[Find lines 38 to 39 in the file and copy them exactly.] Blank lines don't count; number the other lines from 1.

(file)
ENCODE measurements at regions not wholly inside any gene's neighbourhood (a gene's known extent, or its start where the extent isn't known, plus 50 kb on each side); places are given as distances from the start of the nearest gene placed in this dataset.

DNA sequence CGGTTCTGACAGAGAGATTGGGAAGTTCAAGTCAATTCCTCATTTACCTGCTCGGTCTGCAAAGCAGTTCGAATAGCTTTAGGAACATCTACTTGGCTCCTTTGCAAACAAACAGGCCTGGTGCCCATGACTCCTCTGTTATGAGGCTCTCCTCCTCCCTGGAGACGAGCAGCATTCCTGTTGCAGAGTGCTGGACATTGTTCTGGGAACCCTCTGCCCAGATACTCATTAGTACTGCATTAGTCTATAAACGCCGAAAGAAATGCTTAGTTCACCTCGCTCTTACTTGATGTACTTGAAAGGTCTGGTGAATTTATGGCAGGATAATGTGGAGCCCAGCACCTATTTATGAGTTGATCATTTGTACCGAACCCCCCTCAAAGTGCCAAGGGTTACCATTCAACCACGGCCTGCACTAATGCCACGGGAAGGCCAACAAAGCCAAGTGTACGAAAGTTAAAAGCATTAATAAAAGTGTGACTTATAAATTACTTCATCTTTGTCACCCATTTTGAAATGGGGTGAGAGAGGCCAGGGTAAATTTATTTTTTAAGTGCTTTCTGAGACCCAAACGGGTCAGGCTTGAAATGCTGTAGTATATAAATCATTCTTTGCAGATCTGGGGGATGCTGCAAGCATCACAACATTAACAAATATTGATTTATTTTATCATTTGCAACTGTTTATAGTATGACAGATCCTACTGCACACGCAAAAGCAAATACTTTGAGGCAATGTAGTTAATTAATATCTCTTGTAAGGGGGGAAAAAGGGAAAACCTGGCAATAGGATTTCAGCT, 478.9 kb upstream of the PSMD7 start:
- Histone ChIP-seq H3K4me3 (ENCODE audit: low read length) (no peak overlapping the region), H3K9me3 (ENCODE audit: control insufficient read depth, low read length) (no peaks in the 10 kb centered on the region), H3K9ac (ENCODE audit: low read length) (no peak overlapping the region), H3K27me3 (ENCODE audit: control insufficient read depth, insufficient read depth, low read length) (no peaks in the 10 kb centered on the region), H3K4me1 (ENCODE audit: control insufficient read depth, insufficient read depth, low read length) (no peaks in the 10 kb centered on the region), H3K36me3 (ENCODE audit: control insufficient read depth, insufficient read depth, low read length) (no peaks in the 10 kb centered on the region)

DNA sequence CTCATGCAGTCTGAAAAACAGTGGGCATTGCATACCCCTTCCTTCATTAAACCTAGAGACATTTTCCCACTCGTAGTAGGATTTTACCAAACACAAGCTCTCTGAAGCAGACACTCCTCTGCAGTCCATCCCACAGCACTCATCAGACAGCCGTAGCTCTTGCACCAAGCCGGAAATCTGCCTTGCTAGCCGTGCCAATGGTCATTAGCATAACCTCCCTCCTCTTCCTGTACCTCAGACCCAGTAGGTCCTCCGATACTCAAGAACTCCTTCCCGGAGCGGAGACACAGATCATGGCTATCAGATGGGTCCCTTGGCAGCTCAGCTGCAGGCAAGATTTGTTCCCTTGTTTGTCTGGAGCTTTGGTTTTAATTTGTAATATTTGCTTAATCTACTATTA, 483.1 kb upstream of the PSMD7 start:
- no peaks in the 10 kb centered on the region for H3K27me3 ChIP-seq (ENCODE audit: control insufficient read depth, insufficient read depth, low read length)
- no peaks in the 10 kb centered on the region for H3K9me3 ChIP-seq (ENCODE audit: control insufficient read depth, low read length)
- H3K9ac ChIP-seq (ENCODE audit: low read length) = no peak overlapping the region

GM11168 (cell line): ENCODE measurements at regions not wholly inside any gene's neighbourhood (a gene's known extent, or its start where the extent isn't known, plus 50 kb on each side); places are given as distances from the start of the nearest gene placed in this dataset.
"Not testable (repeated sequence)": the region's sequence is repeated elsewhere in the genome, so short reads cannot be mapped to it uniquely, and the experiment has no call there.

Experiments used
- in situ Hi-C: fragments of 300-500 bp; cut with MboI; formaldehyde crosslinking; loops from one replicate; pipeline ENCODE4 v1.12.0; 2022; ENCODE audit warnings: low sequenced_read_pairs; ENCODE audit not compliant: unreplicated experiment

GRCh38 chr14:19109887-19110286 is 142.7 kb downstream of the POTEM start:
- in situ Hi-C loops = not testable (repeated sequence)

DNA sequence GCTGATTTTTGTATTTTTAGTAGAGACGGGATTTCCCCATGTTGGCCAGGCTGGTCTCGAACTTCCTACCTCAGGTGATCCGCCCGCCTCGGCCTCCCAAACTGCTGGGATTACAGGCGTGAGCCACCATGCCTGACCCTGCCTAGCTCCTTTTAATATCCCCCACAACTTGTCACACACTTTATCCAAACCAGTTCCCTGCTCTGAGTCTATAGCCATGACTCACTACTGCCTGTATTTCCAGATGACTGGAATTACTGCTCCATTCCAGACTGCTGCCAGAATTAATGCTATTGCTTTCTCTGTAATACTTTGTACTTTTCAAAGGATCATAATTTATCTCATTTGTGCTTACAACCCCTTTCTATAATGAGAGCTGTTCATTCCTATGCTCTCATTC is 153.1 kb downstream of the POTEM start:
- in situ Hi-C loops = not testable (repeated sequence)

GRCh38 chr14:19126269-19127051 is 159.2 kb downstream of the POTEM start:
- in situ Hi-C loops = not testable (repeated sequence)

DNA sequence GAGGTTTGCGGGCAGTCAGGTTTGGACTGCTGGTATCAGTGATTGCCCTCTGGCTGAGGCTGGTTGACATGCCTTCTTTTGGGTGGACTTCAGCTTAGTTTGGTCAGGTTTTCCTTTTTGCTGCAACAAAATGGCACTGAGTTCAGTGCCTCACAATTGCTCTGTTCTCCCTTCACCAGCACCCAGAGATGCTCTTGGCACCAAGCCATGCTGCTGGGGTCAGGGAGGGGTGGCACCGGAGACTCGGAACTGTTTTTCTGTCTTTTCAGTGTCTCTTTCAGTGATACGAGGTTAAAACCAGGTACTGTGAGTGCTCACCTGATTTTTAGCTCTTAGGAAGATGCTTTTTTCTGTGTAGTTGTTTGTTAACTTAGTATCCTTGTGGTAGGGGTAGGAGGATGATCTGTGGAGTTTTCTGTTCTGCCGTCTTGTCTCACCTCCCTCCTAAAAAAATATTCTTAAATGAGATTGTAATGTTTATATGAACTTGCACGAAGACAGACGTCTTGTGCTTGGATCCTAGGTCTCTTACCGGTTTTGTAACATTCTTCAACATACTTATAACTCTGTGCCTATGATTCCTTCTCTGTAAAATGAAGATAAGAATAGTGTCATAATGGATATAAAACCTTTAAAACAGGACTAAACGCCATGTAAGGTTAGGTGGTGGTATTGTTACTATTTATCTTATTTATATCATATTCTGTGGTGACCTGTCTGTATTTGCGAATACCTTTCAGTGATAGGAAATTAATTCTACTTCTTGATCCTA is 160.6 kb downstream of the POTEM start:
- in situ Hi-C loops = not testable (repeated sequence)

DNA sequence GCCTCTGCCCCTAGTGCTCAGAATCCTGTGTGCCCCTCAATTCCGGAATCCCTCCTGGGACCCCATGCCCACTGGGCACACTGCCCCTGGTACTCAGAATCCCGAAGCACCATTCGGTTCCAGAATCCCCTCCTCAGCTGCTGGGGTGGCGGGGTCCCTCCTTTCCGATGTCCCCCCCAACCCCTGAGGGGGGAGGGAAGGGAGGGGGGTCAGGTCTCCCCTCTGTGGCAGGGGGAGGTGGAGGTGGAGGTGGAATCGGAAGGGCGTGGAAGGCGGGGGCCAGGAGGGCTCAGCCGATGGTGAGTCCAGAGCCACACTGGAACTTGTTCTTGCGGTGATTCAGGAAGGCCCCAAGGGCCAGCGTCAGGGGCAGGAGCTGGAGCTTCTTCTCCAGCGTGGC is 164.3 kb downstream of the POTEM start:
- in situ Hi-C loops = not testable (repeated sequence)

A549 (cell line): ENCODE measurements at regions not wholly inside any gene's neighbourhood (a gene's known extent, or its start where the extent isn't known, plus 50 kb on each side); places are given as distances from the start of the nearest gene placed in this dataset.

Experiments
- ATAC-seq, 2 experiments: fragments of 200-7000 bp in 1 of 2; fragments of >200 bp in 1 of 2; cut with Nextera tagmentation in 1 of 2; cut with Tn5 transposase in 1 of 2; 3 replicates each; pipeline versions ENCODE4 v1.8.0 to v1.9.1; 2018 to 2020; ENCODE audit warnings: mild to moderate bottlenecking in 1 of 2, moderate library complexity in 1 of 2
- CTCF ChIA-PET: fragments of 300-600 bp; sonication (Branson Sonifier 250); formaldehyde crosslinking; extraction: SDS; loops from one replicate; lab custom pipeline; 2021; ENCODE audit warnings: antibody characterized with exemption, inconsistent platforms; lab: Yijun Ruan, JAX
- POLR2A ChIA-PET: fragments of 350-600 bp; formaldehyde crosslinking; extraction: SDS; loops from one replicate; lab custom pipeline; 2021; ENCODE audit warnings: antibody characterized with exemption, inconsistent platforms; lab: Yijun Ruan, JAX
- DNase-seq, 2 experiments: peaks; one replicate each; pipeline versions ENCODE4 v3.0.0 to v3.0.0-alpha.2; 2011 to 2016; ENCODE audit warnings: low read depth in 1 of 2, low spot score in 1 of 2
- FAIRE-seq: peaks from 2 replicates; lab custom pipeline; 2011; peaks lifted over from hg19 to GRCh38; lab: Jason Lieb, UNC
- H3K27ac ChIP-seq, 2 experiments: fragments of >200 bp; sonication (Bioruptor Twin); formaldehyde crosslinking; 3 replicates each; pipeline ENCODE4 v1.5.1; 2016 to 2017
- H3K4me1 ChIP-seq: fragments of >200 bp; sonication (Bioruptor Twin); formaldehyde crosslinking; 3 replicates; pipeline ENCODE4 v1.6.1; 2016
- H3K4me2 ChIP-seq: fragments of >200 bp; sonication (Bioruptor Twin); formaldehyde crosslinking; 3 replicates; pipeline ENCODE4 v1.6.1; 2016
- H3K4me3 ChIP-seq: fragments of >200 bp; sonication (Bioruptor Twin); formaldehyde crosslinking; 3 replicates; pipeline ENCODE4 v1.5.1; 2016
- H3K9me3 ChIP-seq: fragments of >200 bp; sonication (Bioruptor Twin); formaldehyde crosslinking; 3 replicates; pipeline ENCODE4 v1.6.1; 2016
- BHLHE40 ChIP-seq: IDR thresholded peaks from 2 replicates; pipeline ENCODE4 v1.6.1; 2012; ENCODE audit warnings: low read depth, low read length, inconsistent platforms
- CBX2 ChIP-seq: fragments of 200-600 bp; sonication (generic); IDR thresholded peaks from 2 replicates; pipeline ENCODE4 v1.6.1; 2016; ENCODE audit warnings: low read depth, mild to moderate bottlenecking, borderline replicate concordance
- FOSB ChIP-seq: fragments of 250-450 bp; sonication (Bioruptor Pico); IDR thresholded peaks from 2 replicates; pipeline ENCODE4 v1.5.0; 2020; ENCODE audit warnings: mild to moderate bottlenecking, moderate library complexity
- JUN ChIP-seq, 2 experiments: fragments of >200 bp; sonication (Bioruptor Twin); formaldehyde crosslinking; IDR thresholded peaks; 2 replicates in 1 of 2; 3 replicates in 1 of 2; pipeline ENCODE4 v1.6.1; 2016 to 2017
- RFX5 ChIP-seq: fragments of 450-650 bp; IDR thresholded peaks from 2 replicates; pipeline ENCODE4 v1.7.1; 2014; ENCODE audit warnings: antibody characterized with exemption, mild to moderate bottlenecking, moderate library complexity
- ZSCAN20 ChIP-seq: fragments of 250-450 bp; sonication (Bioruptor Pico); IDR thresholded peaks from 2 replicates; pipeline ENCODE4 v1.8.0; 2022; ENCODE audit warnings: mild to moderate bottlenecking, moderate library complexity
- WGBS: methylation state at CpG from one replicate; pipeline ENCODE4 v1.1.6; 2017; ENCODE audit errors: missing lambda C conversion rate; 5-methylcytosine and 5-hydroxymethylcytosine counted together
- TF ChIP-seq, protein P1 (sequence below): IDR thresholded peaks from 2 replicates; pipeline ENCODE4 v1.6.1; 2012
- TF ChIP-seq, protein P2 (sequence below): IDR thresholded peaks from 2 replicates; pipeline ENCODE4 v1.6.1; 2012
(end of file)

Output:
- RFX5 ChIP-seq: fragments of 450-650 bp; IDR thresholded peaks from 2 replicates; pipeline ENCODE4 v1.7.1; 2014; ENCODE audit warnings: antibody characterized with exemption, mild to moderate bottlenecking, moderate library complexity
- ZSCAN20 ChIP-seq: fragments of 250-450 bp; sonication (Bioruptor Pico); IDR thresholded peaks from 2 replicates; pipeline ENCODE4 v1.8.0; 2022; ENCODE audit warnings: mild to moderate bottlenecking, moderate library complexity